Vicious cycle A fresh round of borrowing begins every year around May-June, when seed sowing starts

This ominous prophecy is, unfortunately, Vidarbha’s darkest truth. The cotton belt of Maharashtra has been infamous for farmer suicides since 2001 — activists and journalists have screamed themselves hoarse for the governments to respond. As more farmers committed suicide, the Congress-led UPA government announced a series of fire-fighting measures. The first of this came after Prime Minister Manmohan Singh’s two-day visit to Vidarbha in July 2006. In the face of a shocking 1,448 suicides that year, Singh announced a special relief package of Rs 3,750 crores for six drought-hit districts of Vidarbha. Later, in 2008, he offered a bigger bounty: Rs 71,860 crores by way of loan waiver for farmers across India. The waiver also served as a pre-poll sop that was critical in bringing the Congress back to power in 2009.

Till date, more than Rs 82,000 crores have been allotted to farmers through state and Central relief packages. Political gains have been reaped, and most of the money has been spent. Yet, every year, Vidarbha reports almost the same number of suicides, if not more (In 2001, 52 farmers committed suicide. In 2008, the number had risen to 1,267) So why have the packages failed to quell the suicides? Why is Vidarbha in an unending worst case scenario?

In Kedapur village, people point us to the house of Chandrakala Misra. “Most widows hire farm hands or simply sell off the land after their husband’s death,” says a neighbour, “But Chandrakala is a fighter.” Three years ago, she had woken up to find her husband Gangaram Misra hanging from the ceiling. Since then, Chandrakala has learnt to plough the land herself, a job traditionally reserved for men because of the difficulty in herding the oxen. “If you’ve come to promise me some package, don’t think I’m a fool,” says Chandrakala. “Every government official, media person, or NGO I have met has sold me empty promises of help.” Today, Chandrakala trusts no one but herself. She works 12 hours through every day of the year, as farm labour for big landlords and as a housemaid in three houses. She sends her two daughters to school, admittedly on huge loans from the moneylender. She has not a moment to breathe, and not an iota of help.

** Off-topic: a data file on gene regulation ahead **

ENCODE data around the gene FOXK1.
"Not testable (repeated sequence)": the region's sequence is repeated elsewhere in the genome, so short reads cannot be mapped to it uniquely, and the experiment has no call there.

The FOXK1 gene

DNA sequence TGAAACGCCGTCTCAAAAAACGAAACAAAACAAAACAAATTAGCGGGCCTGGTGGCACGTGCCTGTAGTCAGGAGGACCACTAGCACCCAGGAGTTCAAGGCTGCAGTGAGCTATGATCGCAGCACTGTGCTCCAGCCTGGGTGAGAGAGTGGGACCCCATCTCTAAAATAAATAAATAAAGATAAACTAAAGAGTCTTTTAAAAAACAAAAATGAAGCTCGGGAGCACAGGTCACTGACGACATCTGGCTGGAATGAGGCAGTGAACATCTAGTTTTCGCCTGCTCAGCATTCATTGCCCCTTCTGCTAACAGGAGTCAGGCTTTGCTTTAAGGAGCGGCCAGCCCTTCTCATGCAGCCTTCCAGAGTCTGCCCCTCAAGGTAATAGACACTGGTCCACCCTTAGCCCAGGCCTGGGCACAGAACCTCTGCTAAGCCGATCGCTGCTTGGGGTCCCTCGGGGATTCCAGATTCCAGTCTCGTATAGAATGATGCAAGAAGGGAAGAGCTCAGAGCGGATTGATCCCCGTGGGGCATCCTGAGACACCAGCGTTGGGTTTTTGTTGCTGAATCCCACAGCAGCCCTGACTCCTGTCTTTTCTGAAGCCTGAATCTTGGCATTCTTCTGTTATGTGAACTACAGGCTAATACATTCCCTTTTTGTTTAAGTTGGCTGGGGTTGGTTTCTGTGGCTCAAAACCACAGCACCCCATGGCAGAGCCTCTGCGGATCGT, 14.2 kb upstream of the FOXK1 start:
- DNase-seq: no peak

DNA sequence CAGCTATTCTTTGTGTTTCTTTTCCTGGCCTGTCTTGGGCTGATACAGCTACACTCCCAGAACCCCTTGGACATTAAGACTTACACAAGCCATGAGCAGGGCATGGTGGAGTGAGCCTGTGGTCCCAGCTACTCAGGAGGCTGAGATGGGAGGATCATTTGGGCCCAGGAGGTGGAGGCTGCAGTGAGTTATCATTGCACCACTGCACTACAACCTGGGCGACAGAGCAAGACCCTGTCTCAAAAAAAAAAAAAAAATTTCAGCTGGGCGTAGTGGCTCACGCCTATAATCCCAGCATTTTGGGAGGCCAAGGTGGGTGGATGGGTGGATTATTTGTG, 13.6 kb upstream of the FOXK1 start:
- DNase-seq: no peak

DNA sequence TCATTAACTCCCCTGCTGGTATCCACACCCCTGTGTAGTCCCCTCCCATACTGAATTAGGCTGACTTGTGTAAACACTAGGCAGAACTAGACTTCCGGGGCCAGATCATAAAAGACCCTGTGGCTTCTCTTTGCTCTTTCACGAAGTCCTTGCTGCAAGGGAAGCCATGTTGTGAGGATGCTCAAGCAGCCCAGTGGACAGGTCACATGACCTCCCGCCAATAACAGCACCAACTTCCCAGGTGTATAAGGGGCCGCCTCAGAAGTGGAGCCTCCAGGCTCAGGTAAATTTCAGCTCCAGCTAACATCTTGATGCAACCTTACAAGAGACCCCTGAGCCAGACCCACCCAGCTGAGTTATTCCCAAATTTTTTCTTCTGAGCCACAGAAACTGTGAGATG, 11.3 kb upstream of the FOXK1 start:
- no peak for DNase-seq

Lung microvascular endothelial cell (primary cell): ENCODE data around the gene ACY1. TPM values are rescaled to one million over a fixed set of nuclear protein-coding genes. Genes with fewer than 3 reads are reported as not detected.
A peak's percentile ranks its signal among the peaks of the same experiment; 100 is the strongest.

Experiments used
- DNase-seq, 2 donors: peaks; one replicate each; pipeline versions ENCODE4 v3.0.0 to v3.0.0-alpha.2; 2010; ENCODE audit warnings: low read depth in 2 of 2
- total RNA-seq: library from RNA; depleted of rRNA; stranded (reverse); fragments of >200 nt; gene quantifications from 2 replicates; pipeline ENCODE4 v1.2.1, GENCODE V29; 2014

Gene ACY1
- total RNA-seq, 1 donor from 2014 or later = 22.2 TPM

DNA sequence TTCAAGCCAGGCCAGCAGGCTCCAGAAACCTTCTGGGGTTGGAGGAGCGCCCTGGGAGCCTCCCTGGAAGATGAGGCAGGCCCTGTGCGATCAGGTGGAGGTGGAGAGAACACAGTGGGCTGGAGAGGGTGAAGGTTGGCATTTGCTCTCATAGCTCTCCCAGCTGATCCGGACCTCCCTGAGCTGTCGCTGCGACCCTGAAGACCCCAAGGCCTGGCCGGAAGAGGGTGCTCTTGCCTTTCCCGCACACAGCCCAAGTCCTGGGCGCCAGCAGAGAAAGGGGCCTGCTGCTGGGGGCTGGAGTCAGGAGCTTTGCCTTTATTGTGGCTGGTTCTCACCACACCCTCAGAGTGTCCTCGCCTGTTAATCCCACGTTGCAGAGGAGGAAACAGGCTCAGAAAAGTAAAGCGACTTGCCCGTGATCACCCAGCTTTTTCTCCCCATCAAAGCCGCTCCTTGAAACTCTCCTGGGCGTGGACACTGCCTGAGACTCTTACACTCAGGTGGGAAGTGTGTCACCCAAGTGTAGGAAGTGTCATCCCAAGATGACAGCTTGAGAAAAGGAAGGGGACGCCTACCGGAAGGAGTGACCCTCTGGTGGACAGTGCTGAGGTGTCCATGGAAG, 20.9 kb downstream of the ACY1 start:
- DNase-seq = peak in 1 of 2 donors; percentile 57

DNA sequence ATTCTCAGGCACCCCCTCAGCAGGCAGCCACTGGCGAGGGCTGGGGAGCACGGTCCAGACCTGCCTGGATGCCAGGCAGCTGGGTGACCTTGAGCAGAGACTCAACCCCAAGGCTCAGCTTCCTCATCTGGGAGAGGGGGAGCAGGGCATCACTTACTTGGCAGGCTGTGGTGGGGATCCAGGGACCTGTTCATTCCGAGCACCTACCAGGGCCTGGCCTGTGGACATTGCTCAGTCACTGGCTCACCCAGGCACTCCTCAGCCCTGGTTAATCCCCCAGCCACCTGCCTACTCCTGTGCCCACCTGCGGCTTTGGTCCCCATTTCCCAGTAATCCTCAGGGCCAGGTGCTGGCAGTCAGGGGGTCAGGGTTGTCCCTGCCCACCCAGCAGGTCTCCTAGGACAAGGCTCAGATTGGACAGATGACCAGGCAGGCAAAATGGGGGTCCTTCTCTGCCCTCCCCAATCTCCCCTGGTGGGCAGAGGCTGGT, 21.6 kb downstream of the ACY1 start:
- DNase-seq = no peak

Loan waiver based on amount of outstanding loan, not acreage

Crop insurance in drought years to cushion harvest failure

Greater farm-related subsidies for non-irrigated farmers

Incentives to grow food crops, at least enough to feed family

Agricultural income tax to penalise those investing black money

Government must guarantee to buy produce at the right price

Chandrakala’s life today is proof of how crores may have been spent, but not much of that money has reached the neediest hands. She was rejected by the tehsildar for the Rs 1 lakh compensation given to widows of farm-related suicides. “Some government babus came and asked me if I wanted monetary compensation or education for my children,” says Chandrakala, “I asked for both. I got neither.”

An officer at Yavatmal’s district collectorate says Chandrakala’s husband must’ve killed himself “in a state of drunkenness” or because of a “domestic dispute” – the two most common official excuses for refusing compensation to bereaved families. As for the loan waiver, Chandrakala says, “That’s for people who were given bank loans in the first place. We were refused bank loans for at least 10 years and had to borrow from the sahukar (moneylender).” Today, Chandrakala is running the risk of losing her five hectare to the moneylender. “I now understand why my husband gave up,” she says.

In the blue Kishtabai’s husband drank rat poison last year. Her son Gajanand (in pic) dropped out of engineering college to do farming